People v. Hunter

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[Crim. No. 3364. Second Appellate District, Division Two. December 24, 1940.]

THE PEOPLE, Respondent, v. PAUL HUNTER, Appellant.

COUNSEL

Gladys Towles Root for Appellant.

Earl Warren, Attorney-General, and Alberta Belford, Deputy Attorney-General, for Respondent.

OPINION

Moore, P. J.

By information, appellant was accused of four counts of grand theft, by taking from one Phillip Brenion the sum of $150 (count 1); by taking his Chevrolet car of a value in excess of $200 (count 2); by taking a Durant automobile from Brenion (count 3); and by taking the sum of $700 from one F. A. Blount and his wife (count 4). After a [42 Cal. App. 2d 89] trial by the court ending April 23, 1929, defendant was found guilty on all counts but the third.

May 9, 1929, proceedings were suspended and defendant was placed on probation for five years on condition that he serve four months at the county road camp and abide by the rules prescribed by the probation department. May 9, 1932, defendant was arraigned for violation of his probation and his period of probation was at that time extended "for an additional five years from May 9, 1934." May 1, 1939, by an ex parte order, the probation was revoked and a bench warrant was issued for the arrest of defendant. After a hearing on the "violation of probation" April 8, 1940, he was sentenced to the State Prison at San Quentin on the three counts, the sentences to run concurrently.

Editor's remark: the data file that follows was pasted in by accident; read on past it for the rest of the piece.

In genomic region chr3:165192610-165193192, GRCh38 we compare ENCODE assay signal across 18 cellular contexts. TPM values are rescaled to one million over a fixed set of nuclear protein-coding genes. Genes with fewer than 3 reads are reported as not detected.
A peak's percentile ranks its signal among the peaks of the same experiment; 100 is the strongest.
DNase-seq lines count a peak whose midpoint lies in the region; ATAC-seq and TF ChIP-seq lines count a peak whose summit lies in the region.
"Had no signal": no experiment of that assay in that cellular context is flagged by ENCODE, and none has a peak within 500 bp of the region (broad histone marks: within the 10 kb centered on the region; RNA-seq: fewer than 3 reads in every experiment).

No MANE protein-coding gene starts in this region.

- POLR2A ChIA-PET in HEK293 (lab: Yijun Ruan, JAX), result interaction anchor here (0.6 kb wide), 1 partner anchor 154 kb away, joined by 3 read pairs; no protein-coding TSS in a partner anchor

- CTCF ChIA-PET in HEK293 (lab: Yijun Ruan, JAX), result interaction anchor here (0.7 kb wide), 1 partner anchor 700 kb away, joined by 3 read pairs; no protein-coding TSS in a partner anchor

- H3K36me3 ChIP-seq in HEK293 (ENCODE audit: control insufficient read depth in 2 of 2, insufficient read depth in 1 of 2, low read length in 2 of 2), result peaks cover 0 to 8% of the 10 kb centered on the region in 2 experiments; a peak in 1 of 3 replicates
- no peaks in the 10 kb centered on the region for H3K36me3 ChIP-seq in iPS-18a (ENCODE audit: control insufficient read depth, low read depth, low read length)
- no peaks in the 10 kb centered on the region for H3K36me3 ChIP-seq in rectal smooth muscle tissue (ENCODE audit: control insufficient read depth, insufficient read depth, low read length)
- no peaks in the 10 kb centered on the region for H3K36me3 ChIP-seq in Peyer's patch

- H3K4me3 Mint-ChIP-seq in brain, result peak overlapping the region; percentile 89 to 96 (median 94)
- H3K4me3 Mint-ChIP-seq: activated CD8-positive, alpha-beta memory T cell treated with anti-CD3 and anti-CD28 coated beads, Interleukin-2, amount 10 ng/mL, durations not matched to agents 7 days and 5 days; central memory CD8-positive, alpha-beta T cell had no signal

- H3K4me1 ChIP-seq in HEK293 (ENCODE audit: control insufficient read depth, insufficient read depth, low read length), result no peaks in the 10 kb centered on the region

He appeals on the grounds: (1) That the evidence was insufficient to constitute a felony in either case, and (2) that the court was without jurisdiction to revoke defendant's probation.

In October, 1928, defendant and another were operating a business of selling used cars in the city of Santa Monica under the firm name of Crescent Marmon Motors Company. In order to purchase a Durant car on display in the show room of the Crescent Marmon Motors Company, Brenion delivered his Chevrolet car to and paid defendant the sum of $950. At the time of making said transaction, defendant stated to Brenion: (1) That the Durant selected by Brenion was a repossessed car; (2) that its title was in the Commercial Credit Company; (3) that appellant was selling it as the agent for said company; (4) that he would get the pink slip from said company in about two weeks from Sacramento; and (5) that the title was clear.

The truth was that appellant and his partner owned an equity in the Durant while the Commercial Credit Company held its legal title as security for the obligation of the Crescent Marmon Motors Company. Instead of delivering the $950 to the Credit Company, appellant deposited the money in the checking account of the Crescent Marmon Motors Company.